TB File Photo
A worker on the job at the Federal-Mogul plant in Van Wert.
TB File Photo A worker on the job at the Federal-Mogul plant in Van Wert.

BY ED GEBERT

Times Bulletin News Writer

egebert@timesbulletin.com

The economic conditions that have idled workers all over the area have now caused the Federal-Mogul plant in Van Wert to all but eliminate third shift.

Plant Manger Terry Offerle confirmed Friday that beginning Monday, only a skeleton crew will work overnights. In a statement, Offerle said, "By the end of the year, there were approximately 50 employees on layoff status. January saw a continued slide in the rate of incoming orders, and as of today, that number stands at 115. At this level of production, three shifts are no longer required, so effective Monday Feb. 9, we are eliminating all but a small crew on the third shift. Remaining employees will be moving to first and second shift positions."

Plant employees have told The Times Bulletin that two days have been set for plant shutdown - Feb. 13 and Feb. 27.

Offerle stated that currently the Van Wert facility has 458 hourly employees and 65 salary positions, equaling 523 total workers, not including the 115 on layoff status.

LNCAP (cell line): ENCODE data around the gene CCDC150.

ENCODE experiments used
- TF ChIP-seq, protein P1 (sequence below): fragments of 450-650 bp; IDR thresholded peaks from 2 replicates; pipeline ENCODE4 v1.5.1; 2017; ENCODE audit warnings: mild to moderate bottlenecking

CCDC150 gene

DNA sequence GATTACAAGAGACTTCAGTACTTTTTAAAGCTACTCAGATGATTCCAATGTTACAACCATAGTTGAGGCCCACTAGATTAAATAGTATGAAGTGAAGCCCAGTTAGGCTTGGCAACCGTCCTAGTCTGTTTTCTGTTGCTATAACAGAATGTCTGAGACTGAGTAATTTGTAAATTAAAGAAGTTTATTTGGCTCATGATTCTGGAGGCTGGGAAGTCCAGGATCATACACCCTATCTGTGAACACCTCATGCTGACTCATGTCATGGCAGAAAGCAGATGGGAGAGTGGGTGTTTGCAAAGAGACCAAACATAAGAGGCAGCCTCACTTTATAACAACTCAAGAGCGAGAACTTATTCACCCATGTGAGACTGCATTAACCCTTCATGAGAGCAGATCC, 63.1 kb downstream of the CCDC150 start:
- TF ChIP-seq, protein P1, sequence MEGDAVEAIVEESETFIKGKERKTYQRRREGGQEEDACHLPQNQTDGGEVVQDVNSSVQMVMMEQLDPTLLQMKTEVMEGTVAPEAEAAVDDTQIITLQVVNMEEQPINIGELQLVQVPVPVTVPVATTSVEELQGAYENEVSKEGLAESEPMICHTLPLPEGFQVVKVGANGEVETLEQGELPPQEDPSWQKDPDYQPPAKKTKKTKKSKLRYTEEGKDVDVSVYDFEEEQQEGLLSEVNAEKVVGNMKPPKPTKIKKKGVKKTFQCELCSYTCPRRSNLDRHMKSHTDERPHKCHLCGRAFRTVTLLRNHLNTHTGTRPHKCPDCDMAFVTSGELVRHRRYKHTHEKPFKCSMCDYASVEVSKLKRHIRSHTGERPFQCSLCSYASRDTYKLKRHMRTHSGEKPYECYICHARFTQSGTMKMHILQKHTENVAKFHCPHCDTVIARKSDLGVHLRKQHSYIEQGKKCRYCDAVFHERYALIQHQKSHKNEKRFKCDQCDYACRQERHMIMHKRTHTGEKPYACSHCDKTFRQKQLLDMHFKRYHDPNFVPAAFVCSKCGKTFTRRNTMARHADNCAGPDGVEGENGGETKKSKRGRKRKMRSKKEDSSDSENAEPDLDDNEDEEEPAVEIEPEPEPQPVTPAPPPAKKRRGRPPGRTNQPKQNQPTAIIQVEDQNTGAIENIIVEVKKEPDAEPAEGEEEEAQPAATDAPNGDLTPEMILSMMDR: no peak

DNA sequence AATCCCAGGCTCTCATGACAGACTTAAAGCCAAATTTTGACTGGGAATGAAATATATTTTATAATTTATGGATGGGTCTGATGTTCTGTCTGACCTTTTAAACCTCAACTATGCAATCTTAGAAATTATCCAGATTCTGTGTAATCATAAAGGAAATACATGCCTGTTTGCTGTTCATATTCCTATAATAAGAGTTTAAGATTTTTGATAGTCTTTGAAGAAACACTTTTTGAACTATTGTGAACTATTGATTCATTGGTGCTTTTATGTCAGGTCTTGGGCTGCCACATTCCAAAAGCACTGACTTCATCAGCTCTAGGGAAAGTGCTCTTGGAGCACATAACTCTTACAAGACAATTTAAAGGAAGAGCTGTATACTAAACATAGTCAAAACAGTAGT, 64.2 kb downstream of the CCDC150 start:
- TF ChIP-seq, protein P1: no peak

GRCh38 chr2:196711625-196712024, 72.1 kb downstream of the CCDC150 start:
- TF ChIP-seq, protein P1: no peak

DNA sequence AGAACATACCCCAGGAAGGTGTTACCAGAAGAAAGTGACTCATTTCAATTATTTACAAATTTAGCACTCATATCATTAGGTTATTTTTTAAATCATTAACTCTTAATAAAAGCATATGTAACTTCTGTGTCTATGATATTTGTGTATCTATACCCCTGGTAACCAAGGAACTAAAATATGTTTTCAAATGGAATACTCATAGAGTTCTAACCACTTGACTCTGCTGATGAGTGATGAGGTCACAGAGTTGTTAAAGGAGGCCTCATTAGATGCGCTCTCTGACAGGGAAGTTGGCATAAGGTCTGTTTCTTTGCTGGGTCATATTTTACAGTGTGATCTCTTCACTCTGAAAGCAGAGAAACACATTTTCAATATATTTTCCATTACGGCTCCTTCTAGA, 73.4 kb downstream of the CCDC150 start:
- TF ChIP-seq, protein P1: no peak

The actions at Federal-Mogul, the county's second-largest employer, mirror those of the largest employer in Van Wert County, Eaton Corporation. That plant announced the layoffs of 154 employees in mid-January.

Overall, the jobless situation in the country has continued to escalate. Figures released Friday by the U.S. Department of Labor showed the loss of 598,000 jobs in the nation in the month of January alone. The national unemployment rate jumped to 7.6 percent in January, which is the highest level since 1992.

Offerle confirmed that the level of business at the local Federal-Mogul plant remained strong through the first half of 2008, but that it slowed considerably in the last six months of the year. With business slowing further in January, the layoffs became necessary.

"We have no further actions planned at this time," noted Offerle, "However the level of customer orders will ultimately determine if and when additional steps will be necessary."